Are you suffering from Cuboid syndrome?

Cuboid syndrome may not be the most familiar foot injury, but it is still common throughout the population although it is not particularly well defined, and can commonly evade diagnosis.

Cuboid Syndrome

The condition is known by a number of different names, including cuboid subluxation, cuboid fault syndrome, dropped or locked cuboid, or lateral plantar neuritis due to it commonly causing side of foot pain.

Cuboid Syndrome [Solutions] Comparison Table

 ImageProduct NameSolutionRatingsPrice
1Kinesiology Tape (2 Pack or 1 Pack)Taping4.5Check Price
2RockTape Kinesiology Tape for AthletesTaping4.5Check Price
3Flexible Ice Pack with Wrap for Hot & Cold TherapyIce Pack4.5Check Price
43X Lg. Zero°F Cooler Freeze Packs 10"x14"Ice Pack4.5Check Price
5Superfeet GREEN Full Length InsoleInsoles4.5Check Price
6Powerstep Pinnacle Shoe Insole Orthotics insoles4.5Check Price
7Vionic with Orthaheel Technology Unisex Active Orthoticinsoles4.5Check Price
8Foot Rocker BlueExercise4.0Check Price
9TheraFlow Dual Foot Massager Roller (Large)Exercise4.5Check Price
10Massage Ball Exercise4.5Check Price

Cuboid Syndrome Diagnosis and Management

What is Cuboid Syndrome?

Cuboid syndrome occurs as a result of movement of the cuboid bone or its articulation with the heel bone. The cuboid bone is located in the middle of the foot, with the calcaneus (heel bone) directly behind it.

The condition stems from an injury to the joint and/or ligaments and may involve subluxation, a term used to describe a partial dislocation or collapse of the joint.

Cuboid Syndrome disrupts the normal function of the calcaneocuboid joint and can make movement difficult and usually causes pain during activity. There is also commonly weakness in the foot, it can become easily fatigued, and if not an intense pain, there can be persistent discomfort.

Editors note: After thorough research, we came up with five categories for offering quick relief to the problem.

  • Manipulation: You should sick a health professional such as a podiatrist to perform this procedure. This entails relocating the subluxed cuboid to its natural place.
  • Taping
  • Ice Therapy
  • Orthotics
  • Performing Exercises

How does cuboid syndrome affect the joints?

The calcaneocuboid joint is located just below and to the front of the ankle. The calcaneocuboid joint along with the talonavicular and subtalar joints are responsible for bearing weight to the forefoot.

The process of load transfer through these bones and joints makes running, walking and dancing possible and gives great mobility to the foot.

Cuboid syndrome basically affects the lateral or outside part of the foot, where the calcaneocuboid joint is located.

This part of the foot is primarily the load carrier which transfers the load from the heel to the forefoot. For people with this problem, the calcaneocuboid joint will not be able to bear the load that is placed unto it effectively and causes quite intense pain.

What causes cuboid syndrome?

Cuboid syndrome develops in the calcaneocuboid joint which is thought to be caused by an injury or a continuous strain to the joint.

This type of syndrome usually affects athletes who are involved in sports and intensive training, especially those activities where excess pressure is exerted on the foot, and in particular through lateral movement, such as occurs in basketball, soccer, martial arts, and gymnastics.

Other causes can be due to an individual’s specific anatomy or walking gait, with those pone to overpronate when walking and running, or through rigidity in the feet caused by underpronation or supination.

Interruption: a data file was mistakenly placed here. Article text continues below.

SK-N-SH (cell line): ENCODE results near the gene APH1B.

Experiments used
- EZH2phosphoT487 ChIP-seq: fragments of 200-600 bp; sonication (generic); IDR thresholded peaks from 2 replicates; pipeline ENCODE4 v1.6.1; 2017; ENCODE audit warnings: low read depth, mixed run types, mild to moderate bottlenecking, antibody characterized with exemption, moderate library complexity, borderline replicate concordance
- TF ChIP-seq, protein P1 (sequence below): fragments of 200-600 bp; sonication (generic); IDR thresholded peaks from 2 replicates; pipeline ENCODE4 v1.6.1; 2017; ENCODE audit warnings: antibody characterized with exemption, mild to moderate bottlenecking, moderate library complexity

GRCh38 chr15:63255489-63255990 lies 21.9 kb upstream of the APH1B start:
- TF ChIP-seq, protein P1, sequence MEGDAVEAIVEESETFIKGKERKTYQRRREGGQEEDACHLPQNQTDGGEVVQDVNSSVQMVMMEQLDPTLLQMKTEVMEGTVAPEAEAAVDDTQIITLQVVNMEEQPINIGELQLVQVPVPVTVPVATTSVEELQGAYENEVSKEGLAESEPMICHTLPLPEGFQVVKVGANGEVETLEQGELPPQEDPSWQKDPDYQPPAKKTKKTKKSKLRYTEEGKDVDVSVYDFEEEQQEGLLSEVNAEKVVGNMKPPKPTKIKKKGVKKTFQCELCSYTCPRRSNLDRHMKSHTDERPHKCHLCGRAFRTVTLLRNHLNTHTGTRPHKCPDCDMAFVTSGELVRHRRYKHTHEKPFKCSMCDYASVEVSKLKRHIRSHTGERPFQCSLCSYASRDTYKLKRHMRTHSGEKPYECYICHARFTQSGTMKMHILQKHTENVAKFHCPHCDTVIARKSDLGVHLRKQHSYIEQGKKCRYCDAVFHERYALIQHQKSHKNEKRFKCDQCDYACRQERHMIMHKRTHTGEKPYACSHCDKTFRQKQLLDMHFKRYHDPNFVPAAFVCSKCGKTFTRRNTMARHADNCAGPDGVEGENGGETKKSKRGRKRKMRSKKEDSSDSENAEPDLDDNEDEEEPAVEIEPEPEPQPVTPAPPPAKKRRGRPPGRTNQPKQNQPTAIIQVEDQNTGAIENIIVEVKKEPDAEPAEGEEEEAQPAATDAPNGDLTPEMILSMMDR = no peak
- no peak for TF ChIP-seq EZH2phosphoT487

What are the symptoms of cuboid syndrome?

When there is pressure acting on the calcaneocuboid joint or its nearby structures, a person with cuboid syndrome will usually feel pain specifically in the lateral side of the foot. The pain is intermittent; it disappears and can return seemingly at random.

The pain is aggravated when a load is applied to the foot and intensifies even more during toe-off phase of the stride. The level of pain can be mild, moderate or debilitating, making high impact exercise all but impossible.

How is cuboid syndrome diagnosed?

Careful diagnosis needs to be undertaken if you have the symptoms of cuboid syndrome, and diagnosis may need to be made by a specialist or osteopath. Despite the problem being common, it is not often diagnosed and can be easily misinterpreted.

Sometimes, when the extent of the damage is severe, pain may be referred to other areas such as the calf. As such, it is important to obtain a diagnosis using imaging tests such as X-rays and Magnetic Resonance Imaging (MRI) to accurately diagnose the condition.

After an accurate diagnosis is made, a treatment plan can be developed to manage the condition.

What are the treatment options for cuboid syndrome?

Because cuboid syndrome can involve significant misalignment of the joint, correcting the damage will reverse the problem. Doctors may opt to realign the dislocation of the calcaneocuboid joint, through simple manipulation, although a visit to an osteopath may be required. Podiatrists, chiropractors, and osteopaths tend to have a more complete working knowledge of both the condition and its treatment.

In some cases, addressing the problem with tapes, pads, supports, and orthotics can be all that is required. RICE (Rest, Ice, Compression, and Elevation), non-steroidal anti-inflammatory drugs (NSAIDs) and cortisone injections can all help to reduce pain and any inflammation.

Conclusion

Cuboid syndrome is not a life-threatening problem, but the complications can be severe. The gradual degeneration of the joint can eventually lead to a loss of foot function, it is therefore important that the condition is properly diagnosed and treated.

LEAVE A REPLY

Please enter your comment!
Please enter your name here

This site uses Akismet to reduce spam. Learn how your comment data is processed.